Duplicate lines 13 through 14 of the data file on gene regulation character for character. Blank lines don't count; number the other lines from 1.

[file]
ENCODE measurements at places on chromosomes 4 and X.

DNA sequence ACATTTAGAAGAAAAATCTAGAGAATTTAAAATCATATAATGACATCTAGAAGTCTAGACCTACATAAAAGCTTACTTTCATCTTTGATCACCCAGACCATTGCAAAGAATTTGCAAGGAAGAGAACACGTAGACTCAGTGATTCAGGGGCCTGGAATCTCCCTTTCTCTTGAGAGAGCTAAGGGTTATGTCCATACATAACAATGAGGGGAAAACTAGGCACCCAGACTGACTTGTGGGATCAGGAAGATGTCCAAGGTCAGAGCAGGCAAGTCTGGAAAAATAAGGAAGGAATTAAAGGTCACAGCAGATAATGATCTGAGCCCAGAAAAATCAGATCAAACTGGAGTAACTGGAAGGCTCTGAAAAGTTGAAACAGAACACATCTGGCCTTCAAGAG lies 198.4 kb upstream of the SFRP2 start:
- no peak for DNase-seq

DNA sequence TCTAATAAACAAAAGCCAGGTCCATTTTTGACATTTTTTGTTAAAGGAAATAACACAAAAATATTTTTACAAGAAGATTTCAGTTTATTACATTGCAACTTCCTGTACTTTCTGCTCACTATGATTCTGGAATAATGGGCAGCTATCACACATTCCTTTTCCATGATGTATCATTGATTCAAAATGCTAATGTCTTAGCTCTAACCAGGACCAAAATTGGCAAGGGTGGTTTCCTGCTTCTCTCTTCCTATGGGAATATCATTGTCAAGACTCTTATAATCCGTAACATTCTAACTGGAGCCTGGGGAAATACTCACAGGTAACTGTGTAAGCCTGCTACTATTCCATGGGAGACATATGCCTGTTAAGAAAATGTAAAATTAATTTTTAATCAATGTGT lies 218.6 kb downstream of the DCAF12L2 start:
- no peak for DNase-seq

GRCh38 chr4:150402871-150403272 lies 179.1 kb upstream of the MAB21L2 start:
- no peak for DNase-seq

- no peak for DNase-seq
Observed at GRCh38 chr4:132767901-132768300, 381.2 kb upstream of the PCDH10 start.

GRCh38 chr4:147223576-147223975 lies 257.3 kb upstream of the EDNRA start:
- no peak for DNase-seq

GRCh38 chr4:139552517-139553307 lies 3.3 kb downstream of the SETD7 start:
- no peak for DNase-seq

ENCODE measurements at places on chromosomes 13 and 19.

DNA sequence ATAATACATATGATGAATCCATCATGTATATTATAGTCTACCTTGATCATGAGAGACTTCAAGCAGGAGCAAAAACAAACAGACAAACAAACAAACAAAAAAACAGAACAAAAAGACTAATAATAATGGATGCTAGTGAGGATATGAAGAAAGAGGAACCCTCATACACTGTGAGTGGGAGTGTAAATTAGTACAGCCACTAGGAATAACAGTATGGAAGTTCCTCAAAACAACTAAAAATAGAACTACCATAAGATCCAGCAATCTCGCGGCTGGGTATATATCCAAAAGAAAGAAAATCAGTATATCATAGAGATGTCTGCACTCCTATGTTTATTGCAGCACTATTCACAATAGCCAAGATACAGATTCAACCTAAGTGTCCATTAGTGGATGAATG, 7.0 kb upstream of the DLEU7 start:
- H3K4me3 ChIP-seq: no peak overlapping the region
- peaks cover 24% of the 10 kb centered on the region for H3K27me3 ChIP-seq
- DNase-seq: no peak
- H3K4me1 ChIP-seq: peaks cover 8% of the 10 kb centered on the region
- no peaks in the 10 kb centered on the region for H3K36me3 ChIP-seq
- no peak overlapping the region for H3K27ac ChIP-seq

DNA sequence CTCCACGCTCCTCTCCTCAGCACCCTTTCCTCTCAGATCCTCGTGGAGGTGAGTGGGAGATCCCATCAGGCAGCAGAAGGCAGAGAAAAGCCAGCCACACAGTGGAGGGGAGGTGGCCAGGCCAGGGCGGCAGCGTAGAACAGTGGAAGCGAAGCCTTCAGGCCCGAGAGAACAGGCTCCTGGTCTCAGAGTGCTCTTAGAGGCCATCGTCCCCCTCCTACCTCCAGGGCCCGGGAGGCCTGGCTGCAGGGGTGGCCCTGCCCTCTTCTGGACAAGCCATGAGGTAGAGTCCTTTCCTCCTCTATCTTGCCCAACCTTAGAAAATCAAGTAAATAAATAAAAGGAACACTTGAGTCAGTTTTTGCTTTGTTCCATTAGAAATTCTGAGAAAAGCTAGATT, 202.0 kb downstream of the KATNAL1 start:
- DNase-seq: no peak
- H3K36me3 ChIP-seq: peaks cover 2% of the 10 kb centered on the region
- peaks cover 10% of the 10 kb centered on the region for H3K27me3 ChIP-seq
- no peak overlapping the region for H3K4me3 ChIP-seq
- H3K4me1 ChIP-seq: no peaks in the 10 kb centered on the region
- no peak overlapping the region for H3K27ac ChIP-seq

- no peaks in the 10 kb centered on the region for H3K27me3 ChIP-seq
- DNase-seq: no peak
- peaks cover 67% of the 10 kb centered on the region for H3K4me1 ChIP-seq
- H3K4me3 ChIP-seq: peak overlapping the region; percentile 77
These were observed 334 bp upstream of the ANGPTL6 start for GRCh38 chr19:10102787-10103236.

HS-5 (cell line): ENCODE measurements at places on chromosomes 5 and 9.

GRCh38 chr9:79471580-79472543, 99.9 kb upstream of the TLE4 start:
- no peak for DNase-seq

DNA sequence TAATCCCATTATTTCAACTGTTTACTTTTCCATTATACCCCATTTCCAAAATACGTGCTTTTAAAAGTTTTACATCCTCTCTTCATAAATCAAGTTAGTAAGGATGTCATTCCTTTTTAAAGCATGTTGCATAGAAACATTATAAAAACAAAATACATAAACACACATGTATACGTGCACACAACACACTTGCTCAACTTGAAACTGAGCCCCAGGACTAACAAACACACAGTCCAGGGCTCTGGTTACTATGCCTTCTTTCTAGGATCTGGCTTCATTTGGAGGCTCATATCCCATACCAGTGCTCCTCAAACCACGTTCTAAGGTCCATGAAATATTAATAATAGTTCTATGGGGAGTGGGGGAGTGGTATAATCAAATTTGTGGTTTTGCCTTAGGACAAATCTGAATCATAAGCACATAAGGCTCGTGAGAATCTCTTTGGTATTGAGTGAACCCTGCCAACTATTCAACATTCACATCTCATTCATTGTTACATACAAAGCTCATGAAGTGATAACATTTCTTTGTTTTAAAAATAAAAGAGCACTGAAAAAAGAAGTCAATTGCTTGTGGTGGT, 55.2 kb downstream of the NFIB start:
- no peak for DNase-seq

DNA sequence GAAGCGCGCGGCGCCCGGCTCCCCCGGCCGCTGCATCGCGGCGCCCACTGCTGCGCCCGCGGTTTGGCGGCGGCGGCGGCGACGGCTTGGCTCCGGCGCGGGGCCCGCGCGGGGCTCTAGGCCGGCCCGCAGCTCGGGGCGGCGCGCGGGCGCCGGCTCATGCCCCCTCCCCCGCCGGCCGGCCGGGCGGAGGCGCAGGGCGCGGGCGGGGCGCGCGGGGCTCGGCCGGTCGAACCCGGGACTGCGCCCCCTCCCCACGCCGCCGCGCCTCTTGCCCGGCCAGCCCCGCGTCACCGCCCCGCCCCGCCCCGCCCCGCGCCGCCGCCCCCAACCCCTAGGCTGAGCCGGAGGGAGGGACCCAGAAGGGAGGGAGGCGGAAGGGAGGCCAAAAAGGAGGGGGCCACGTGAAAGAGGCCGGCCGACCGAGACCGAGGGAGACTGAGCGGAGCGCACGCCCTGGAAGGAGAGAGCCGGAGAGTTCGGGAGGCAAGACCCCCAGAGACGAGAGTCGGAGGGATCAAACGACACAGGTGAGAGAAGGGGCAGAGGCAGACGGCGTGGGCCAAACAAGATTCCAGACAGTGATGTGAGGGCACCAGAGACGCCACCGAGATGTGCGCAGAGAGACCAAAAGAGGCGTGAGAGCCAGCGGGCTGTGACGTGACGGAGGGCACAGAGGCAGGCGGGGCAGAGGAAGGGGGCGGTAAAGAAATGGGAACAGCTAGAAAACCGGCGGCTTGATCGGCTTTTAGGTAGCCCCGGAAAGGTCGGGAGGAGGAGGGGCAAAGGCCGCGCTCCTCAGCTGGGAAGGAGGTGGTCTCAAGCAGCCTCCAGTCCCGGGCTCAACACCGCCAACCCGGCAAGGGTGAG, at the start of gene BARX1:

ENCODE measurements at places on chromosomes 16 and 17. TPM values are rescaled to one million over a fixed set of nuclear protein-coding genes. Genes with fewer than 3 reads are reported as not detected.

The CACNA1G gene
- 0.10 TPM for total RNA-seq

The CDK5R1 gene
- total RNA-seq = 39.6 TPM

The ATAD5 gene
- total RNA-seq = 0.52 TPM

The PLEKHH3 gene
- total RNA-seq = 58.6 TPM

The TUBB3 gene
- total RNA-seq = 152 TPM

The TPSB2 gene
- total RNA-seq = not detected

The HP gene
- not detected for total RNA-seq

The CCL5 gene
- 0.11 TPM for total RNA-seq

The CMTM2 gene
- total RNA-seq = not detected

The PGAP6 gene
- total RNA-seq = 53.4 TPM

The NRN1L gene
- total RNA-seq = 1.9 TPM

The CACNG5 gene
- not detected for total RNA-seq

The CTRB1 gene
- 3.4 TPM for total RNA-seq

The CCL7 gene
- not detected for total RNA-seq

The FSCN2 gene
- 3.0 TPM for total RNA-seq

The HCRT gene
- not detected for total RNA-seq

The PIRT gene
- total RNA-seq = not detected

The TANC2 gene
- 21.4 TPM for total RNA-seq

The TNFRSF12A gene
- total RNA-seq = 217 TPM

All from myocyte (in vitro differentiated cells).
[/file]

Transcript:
- no peak for DNase-seq

ENCODE measurements at places on chromosomes 13 and 19.